The conference featured virtually every known feminist leader and received massive media coverage. But it backfired. When conference delegates voted for taxpayer funding of abortions and the entire gay rights agenda, Americans discovered the ERA's hidden agenda.
A couple of months later, a reporter asked the governor of Missouri if he was for the ERA. "Do you mean the old ERA or the new ERA?" he replied. "I was for equal pay for equal work, but after those women went down to Houston and got tangled up with the abortionists and the lesbians, I can tell you ERA will never pass in the Show-Me State."
Abortionists and lesbians. They'll kill a constitutional amendment every time.
Thursday, March 29, 2007
A while back, I started trying to formulate a description of what I called wonk-free politics. The idea was that government should become less prescriptive and more adaptive. As long as data assessment remained centralized, the actual policy approaches could be experimented on at a local level, taking into account the fact that what works in one setting may not work in another.
New York City's new experimental anti-poverty program is exactly what I had in mind. It offers poor families financial incentives (up to $5,000 a year) for meeting various behavioral goals such as school attendance, academic performance, and steady employment. The program has been privately funded, including a contribution from Mayor Mike Bloomberg, and will be assessed by comparing a randomly selected participant group to a randomly selected control group. If it produces measurable results, it will become a city-funded program next year.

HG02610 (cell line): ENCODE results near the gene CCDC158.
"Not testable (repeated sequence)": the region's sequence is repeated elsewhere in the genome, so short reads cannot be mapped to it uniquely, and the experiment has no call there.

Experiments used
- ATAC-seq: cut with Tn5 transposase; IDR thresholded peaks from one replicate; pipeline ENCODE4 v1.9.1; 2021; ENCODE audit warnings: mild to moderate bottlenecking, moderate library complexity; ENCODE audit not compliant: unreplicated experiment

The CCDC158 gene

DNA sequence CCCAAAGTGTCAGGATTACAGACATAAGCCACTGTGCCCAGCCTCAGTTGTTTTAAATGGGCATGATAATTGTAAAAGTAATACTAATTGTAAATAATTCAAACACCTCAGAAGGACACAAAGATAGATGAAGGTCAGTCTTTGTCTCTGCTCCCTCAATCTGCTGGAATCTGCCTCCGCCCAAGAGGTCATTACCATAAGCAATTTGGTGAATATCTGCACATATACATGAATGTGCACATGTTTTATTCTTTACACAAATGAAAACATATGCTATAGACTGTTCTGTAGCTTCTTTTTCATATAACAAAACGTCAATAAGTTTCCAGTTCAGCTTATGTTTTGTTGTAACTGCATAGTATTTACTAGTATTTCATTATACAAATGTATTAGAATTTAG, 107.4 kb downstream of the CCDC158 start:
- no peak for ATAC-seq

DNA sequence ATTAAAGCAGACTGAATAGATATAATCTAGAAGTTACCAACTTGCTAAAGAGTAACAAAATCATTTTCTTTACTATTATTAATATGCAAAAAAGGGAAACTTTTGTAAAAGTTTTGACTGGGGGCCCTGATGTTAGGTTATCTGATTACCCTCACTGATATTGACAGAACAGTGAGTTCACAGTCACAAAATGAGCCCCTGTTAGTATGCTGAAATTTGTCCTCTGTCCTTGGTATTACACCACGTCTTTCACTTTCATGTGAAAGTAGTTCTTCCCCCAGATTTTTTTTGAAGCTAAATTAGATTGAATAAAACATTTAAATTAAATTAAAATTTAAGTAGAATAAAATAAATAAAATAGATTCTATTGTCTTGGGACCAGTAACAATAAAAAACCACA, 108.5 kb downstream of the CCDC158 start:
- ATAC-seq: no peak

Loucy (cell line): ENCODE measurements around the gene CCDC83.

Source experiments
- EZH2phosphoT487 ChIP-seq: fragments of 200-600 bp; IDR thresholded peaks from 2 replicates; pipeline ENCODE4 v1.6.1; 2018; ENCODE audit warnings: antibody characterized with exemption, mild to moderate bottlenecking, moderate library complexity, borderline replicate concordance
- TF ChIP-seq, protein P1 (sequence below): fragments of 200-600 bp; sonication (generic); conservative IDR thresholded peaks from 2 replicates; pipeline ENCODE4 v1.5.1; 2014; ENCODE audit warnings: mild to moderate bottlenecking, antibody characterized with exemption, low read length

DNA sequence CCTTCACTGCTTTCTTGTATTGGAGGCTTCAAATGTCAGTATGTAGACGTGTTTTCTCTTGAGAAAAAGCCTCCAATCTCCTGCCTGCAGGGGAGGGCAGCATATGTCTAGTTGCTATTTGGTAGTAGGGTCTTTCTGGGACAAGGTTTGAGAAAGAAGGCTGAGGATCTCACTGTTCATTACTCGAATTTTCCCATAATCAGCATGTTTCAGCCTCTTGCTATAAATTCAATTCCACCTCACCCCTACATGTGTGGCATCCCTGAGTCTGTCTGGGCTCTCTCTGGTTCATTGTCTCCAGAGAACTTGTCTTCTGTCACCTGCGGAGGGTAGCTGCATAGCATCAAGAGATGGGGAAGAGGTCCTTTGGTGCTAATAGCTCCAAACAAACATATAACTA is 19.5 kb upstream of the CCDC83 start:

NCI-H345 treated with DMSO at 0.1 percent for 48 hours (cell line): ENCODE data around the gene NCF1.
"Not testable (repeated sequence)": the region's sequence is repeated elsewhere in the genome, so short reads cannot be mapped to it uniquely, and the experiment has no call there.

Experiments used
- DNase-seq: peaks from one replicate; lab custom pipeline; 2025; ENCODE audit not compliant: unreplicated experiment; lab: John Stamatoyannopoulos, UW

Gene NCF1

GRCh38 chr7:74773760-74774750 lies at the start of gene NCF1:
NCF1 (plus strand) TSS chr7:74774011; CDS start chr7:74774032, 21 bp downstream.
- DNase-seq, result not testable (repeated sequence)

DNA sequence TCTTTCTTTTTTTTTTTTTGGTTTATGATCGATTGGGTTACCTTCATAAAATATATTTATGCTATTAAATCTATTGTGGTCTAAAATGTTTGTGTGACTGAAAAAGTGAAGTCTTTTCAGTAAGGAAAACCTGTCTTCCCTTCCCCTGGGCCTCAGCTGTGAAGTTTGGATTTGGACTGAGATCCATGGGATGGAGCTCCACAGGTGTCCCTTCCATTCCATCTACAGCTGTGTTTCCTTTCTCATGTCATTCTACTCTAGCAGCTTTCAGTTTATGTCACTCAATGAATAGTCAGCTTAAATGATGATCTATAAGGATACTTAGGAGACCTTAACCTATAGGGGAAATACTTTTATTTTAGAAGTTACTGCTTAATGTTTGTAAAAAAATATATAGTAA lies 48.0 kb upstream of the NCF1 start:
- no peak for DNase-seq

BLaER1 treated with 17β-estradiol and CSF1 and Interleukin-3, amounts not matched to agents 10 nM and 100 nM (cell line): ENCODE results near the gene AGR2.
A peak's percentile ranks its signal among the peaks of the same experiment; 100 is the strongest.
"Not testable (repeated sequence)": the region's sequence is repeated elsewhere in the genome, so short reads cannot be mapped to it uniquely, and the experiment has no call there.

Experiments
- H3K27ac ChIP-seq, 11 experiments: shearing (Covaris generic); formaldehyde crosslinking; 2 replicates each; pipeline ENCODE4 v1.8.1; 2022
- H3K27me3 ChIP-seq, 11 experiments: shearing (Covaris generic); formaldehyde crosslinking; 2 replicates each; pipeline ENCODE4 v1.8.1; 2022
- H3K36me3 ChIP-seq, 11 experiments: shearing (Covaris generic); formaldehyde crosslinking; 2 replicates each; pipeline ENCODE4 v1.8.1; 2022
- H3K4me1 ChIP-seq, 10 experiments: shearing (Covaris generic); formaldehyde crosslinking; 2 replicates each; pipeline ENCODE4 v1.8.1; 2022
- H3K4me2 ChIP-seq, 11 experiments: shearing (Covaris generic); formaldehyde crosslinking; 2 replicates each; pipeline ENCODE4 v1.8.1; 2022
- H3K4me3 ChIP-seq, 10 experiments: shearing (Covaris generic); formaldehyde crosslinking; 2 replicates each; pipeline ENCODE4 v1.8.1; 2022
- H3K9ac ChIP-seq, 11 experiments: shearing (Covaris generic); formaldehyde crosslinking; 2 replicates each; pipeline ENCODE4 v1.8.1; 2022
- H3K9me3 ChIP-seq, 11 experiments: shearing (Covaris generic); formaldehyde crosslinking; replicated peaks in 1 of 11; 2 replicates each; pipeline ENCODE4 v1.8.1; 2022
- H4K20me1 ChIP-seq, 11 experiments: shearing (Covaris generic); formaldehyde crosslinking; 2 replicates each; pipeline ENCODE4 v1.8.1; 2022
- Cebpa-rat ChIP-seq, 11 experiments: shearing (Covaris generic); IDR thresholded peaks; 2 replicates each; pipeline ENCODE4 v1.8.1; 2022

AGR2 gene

Will it work? Who knows. But it's a streamlined policy proposal that can be experimentally tested. And I'll take that over a telephone book-sized white paper any day.
Monday, February 12, 2007
Chris Dodd Gets Props
I recently proposed a Seven-point Plan I'd like to see the Democratic presidential candidates collectively endorse to demonstrate their commitment to returning the executive branch to the limits of constitutional authority. Well, tomorrow, Chris Dodd is going to introduce legislation into the Senate that seems to get the ball rolling. According to his website, the Effective Terrorist Prosecution Act:
- Restores Habeas Corpus protections to detainees
- Narrows the definition of unlawful enemy combatant to individuals who directly participate in hostilities against the United States who are not lawful combatants
- Bars information gained through coercion from being introduced as evidence in trials
- Empowers military judges to exclude hearsay evidence they deem to be unreliable
- Authorizes the US Court of Appeals for the Armed Forces to review decisions by the Military commissions
- Limits the authority of the President to interpret the meaning and application of the Geneva Conventions and makes that authority subject to congressional and judicial oversight
- Provides for expedited judicial review of the Military Commissions Act of 2006 to determine the constitutionally of its provisions
The Act will basically undo the most egregious measures of the Military Commissions Act passed last year. As TPM Muckraker pointed out, that law passed the Senate with 65 votes, so this is far from a done deal, either to make it out of the Senate or to clear a veto. But it's a good first step in the right direction.